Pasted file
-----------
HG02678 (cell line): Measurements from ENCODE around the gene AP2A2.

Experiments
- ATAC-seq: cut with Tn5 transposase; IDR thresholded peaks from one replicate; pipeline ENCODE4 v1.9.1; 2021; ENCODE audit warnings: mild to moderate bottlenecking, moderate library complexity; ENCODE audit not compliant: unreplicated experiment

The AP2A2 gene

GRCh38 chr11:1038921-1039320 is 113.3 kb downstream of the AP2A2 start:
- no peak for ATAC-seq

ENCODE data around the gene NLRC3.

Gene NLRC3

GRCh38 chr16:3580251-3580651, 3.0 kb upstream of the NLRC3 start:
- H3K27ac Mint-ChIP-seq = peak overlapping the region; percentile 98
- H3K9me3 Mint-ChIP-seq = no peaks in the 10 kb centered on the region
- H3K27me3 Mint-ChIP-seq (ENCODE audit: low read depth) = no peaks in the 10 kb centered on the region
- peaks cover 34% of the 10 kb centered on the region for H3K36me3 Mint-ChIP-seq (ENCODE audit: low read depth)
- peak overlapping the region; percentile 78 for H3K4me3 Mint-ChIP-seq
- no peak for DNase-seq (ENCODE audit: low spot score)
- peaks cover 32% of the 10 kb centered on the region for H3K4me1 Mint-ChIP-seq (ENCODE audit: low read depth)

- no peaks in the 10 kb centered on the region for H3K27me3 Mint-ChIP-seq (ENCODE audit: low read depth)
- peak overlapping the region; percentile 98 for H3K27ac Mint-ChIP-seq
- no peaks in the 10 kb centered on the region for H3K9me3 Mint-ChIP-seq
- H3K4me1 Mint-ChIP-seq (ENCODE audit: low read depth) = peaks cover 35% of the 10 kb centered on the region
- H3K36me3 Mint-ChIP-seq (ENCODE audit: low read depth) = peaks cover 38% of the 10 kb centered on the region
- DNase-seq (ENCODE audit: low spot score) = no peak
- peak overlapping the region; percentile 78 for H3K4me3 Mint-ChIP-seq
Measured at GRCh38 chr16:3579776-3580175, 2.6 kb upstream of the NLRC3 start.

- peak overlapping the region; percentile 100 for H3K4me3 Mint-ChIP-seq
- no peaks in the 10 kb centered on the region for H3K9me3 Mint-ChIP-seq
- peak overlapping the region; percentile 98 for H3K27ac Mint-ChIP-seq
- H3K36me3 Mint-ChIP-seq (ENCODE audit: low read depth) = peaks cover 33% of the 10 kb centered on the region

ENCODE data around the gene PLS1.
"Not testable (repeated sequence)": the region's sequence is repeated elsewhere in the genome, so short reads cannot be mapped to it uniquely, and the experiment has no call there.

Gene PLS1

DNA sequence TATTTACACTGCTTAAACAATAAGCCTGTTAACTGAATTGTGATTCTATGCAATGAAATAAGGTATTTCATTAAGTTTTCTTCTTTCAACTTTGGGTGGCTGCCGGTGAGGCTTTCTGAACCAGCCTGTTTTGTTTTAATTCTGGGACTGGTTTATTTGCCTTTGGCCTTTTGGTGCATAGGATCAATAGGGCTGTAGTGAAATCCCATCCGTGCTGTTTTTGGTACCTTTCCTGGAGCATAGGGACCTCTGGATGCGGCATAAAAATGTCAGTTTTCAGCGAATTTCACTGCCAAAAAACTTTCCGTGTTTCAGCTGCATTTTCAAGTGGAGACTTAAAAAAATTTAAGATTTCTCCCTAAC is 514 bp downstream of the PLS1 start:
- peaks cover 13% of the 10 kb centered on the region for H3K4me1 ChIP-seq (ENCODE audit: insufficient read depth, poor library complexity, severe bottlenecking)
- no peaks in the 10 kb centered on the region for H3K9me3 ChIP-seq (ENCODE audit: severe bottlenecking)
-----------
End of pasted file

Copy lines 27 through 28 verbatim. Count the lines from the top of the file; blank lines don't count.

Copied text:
- peak overlapping the region; percentile 98 for H3K27ac Mint-ChIP-seq
- H3K36me3 Mint-ChIP-seq (ENCODE audit: low read depth) = peaks cover 33% of the 10 kb centered on the region